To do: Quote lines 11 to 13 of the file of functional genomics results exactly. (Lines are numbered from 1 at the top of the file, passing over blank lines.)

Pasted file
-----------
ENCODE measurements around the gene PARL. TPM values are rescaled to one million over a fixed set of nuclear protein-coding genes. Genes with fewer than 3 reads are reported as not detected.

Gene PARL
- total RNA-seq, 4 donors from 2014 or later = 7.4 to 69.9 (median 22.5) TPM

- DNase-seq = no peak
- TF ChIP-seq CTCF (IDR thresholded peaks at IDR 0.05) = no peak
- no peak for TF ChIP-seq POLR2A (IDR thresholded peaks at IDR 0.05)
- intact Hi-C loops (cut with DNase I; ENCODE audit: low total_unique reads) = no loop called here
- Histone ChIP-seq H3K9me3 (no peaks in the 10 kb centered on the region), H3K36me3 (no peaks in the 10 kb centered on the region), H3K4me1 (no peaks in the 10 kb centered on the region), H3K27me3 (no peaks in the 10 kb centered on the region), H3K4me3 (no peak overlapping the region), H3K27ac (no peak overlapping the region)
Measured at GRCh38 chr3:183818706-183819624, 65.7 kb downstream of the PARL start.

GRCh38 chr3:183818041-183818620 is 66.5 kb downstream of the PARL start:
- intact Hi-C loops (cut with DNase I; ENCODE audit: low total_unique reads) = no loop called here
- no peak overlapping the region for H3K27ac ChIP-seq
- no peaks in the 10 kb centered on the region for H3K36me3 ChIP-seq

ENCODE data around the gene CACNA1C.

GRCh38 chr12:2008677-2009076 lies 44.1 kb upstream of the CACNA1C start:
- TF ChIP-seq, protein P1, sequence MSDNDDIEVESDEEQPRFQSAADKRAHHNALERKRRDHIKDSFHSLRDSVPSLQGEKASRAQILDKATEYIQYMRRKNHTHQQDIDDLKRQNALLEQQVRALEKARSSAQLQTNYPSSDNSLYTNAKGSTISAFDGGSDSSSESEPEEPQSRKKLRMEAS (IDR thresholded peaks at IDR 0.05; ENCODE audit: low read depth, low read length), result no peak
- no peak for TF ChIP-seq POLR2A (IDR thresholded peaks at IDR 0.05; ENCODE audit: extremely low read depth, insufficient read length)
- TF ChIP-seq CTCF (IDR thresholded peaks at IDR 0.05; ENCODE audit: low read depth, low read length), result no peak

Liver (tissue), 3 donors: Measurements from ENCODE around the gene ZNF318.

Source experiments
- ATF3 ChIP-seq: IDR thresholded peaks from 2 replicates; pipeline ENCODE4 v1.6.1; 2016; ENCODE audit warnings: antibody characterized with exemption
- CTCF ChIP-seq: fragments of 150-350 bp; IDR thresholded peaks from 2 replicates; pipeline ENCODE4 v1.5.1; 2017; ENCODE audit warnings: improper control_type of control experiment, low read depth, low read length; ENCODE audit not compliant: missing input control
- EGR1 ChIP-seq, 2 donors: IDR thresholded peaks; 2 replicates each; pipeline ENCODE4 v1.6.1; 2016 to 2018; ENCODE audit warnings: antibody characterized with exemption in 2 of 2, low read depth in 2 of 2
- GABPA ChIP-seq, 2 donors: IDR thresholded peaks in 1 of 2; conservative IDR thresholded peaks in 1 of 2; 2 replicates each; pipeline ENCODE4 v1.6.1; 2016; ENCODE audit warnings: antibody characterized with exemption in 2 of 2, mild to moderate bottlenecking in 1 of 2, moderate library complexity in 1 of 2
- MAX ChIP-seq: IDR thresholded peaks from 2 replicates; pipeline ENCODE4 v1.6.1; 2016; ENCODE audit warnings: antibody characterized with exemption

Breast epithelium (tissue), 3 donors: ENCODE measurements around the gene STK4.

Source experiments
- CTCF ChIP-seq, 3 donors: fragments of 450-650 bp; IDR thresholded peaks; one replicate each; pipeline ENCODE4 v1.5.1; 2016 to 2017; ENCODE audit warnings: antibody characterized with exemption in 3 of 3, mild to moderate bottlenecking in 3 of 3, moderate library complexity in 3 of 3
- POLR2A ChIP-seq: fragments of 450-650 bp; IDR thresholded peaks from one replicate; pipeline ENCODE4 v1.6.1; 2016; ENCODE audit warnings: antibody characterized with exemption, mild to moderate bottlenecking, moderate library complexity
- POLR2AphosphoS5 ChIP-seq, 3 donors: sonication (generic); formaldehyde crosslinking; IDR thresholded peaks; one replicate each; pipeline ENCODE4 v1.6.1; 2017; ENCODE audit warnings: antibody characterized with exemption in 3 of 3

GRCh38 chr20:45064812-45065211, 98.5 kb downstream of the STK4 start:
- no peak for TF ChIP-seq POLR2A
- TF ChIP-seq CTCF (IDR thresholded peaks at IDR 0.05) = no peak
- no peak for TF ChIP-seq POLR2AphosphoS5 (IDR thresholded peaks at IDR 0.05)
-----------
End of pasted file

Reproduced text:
- intact Hi-C loops (cut with DNase I; ENCODE audit: low total_unique reads) = no loop called here
- no peak overlapping the region for H3K27ac ChIP-seq
- no peaks in the 10 kb centered on the region for H3K36me3 ChIP-seq